Since the Oscars are this weekend (who else is super excited to see how this plays out…no host, the strong chance for a Netflix film/foreign film to win “Best Picture”, superhero movies getting critical acclaim Oscar-clout, etc.), I figured I’d post a review on a film that’s been nominated for 10 categories…
There are periods in history that scar societies and moments in life that transform us as individuals.
What I’m about to say may go against public opinion, but I’m going to say it anyway…I like Roma and thought it was a great movie, but I do think that it is slightly overrated. Sure there is a lot of social commentary (the lives of the “Haves” and “Have Nots” are so different until they intersect/overlap, highlighting the voices of indigenous peoples, etc.), something that is very much needed in our current political and social climate. But for all of the praise it received, I just knew I was going to be blown away visually and mentally and emotionally. Like I said, I liked the movie, thought Alfonso Cuaron directed a fine piece of work loosely based on his life (if you’ve read some of my other reviews, you know I live for a beautiful black and white artsy film and this was definitely that)…it was visually captivating and the cinematography and panning shots were stunning.
Essentially this film was just a small introspective of a period of a year in the life of a middle-class Mexican family, but from the perspective of their maid, during a time of turmoil and social/political change. The performances were great and authentic (I love that this was breakout star Yalitza Aparicio‘s very first film and thought she was great, we’ll see what Oscar voters think since she’s nominated for “Best Actress in a Leading Role”). I also loved the fact that this film shinned a spotlight on a perspective/story that isn’t usually depicted/voiced in today’s movies (longer post about that coming soon), that of indigenous peoples. I loved that this was a foreign, subtitled film because oftentimes, we forget that those in different countries with different backgrounds and even in different time periods, live very similar lives to ours…they experience the same things…longing, hope, despair, heartache, abandonment, a sense of (or lack of) belonging, the need for connection, etc. I read that Cuaron was the only person on set to know the entire script and direction of the film. Each day the cast would get their lines and receive contradictory directions so that there was chaos on set because “that’s exactly what life is like: it’s chaotic and you can’t really plan how you’ll react to a given situation” said Cuaron.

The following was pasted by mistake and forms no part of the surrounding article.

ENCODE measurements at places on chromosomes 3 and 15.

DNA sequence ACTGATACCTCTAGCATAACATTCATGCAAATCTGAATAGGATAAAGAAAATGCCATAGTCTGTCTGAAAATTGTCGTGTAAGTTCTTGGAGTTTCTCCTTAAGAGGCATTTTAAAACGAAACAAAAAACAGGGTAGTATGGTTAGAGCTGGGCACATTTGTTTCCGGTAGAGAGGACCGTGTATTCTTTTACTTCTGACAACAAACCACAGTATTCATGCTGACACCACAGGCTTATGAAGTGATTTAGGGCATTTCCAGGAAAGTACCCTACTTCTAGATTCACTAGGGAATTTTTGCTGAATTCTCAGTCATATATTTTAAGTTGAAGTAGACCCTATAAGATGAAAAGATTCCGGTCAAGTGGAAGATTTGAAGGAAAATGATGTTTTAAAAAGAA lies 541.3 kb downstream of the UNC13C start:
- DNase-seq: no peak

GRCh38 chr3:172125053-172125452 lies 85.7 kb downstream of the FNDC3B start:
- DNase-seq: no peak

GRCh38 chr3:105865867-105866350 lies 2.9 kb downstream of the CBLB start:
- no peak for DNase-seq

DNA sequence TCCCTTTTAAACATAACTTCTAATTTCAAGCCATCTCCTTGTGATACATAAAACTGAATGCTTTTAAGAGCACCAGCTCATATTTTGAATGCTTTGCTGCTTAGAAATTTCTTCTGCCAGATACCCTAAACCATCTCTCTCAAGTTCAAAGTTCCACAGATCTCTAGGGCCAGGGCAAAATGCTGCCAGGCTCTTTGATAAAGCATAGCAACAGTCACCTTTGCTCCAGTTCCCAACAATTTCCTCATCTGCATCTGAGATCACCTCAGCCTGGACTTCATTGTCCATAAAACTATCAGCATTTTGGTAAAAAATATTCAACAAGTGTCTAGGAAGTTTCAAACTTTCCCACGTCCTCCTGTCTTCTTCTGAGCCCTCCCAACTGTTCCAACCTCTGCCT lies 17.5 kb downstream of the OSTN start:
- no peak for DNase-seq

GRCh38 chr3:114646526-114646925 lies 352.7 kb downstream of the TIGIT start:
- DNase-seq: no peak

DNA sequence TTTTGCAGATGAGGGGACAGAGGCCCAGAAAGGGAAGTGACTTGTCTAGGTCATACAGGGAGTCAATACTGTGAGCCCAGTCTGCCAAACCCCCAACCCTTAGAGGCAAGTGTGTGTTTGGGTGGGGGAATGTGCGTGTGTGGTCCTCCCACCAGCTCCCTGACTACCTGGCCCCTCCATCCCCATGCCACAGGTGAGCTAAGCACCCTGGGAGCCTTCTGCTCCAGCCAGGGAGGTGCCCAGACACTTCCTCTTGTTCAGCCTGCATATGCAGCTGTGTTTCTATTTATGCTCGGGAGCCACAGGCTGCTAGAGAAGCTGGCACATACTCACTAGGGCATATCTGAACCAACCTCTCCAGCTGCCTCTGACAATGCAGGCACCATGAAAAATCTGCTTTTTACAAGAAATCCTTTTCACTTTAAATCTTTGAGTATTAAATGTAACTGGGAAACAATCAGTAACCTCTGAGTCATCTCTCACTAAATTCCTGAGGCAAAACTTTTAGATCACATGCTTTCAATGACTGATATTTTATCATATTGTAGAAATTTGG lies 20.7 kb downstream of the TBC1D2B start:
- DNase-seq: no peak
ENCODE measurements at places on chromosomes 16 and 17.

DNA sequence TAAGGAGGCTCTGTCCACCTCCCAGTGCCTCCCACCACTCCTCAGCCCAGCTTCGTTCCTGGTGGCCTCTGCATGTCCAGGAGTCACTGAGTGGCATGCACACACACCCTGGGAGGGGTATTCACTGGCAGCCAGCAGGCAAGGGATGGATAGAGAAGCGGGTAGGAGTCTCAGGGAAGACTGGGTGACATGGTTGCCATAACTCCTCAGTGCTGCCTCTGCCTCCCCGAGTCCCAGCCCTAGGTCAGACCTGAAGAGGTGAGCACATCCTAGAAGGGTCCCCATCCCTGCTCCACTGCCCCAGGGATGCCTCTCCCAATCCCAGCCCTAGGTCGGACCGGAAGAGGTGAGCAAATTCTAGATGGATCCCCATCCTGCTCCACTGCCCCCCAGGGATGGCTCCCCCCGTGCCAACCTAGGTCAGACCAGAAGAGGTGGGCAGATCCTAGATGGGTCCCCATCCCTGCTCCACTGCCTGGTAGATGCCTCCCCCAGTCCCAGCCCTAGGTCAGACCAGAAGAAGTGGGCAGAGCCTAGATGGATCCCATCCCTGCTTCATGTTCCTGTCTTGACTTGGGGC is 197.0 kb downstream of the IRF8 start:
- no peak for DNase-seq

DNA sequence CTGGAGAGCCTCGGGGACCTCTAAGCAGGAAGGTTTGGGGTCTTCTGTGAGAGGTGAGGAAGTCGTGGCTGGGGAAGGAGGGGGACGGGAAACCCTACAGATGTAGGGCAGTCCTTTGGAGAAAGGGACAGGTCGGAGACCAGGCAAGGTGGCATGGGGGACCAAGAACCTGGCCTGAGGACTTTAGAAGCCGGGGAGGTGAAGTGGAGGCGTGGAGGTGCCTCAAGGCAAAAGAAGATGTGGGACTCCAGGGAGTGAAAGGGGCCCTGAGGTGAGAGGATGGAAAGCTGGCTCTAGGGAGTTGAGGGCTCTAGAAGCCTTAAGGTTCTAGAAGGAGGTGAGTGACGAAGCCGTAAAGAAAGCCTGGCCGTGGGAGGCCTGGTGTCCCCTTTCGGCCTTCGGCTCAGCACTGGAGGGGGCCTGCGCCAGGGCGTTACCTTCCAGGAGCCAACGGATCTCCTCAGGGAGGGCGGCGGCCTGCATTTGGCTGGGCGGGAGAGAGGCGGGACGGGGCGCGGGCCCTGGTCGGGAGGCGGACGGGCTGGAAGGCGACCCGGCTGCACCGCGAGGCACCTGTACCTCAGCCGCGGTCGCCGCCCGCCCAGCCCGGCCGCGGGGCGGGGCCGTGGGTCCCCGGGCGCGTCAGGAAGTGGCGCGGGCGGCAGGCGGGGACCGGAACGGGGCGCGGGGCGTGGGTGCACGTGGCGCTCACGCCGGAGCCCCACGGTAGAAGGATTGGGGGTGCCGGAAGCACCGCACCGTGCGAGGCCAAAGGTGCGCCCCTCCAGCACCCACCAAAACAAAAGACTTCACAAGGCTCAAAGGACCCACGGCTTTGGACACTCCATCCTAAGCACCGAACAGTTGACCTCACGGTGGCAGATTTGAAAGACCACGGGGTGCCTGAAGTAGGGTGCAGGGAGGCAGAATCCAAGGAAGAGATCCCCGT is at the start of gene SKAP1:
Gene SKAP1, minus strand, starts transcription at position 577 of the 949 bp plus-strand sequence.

We are alone. No matter what they tell you, we women are always alone.
I don’t want my opening statement about the film to take away from such a beautiful and powerful film, I truly did enjoy it…I just was expecting a little bit more and thought it kind of dragged and was a little boring at times (but that’s how life is, right?!). But overall, I’d definitely recommend this…every now and again a film comes along that all movie lovers and those that appreciate the craft should see, and this is definitely one of them! Currently streaming on Netflix.